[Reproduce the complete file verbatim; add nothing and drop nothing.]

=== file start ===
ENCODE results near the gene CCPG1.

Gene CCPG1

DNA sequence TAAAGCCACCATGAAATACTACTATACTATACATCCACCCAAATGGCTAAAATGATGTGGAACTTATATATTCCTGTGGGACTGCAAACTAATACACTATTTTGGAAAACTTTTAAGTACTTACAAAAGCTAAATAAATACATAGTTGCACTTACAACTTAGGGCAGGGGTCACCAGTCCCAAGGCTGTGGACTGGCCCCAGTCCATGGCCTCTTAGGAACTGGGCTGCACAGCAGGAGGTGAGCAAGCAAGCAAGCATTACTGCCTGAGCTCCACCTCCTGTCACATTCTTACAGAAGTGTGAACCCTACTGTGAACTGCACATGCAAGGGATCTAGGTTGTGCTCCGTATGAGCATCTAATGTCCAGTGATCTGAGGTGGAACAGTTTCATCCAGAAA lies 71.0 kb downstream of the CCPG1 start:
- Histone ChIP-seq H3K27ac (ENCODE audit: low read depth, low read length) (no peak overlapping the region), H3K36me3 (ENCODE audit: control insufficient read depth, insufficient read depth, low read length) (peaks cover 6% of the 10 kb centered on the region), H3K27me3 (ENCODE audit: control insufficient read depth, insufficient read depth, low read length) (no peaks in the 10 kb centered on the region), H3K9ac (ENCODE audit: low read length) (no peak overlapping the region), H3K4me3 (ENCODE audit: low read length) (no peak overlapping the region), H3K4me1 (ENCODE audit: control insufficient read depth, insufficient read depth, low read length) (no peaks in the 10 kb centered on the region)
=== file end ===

ENCODE results near the gene CCPG1.

Gene CCPG1

DNA sequence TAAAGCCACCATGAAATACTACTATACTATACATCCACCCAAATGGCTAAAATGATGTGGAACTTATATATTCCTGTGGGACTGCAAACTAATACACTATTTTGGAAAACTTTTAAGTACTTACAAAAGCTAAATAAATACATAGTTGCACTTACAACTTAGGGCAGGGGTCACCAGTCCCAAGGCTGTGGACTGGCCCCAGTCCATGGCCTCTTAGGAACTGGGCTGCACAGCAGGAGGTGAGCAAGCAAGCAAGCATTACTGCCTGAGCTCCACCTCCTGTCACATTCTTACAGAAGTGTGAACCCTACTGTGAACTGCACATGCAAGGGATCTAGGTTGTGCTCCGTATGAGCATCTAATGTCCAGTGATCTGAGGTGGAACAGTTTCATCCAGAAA lies 71.0 kb downstream of the CCPG1 start:
- Histone ChIP-seq H3K27ac (ENCODE audit: low read depth, low read length) (no peak overlapping the region), H3K36me3 (ENCODE audit: control insufficient read depth, insufficient read depth, low read length) (peaks cover 6% of the 10 kb centered on the region), H3K27me3 (ENCODE audit: control insufficient read depth, insufficient read depth, low read length) (no peaks in the 10 kb centered on the region), H3K9ac (ENCODE audit: low read length) (no peak overlapping the region), H3K4me3 (ENCODE audit: low read length) (no peak overlapping the region), H3K4me1 (ENCODE audit: control insufficient read depth, insufficient read depth, low read length) (no peaks in the 10 kb centered on the region)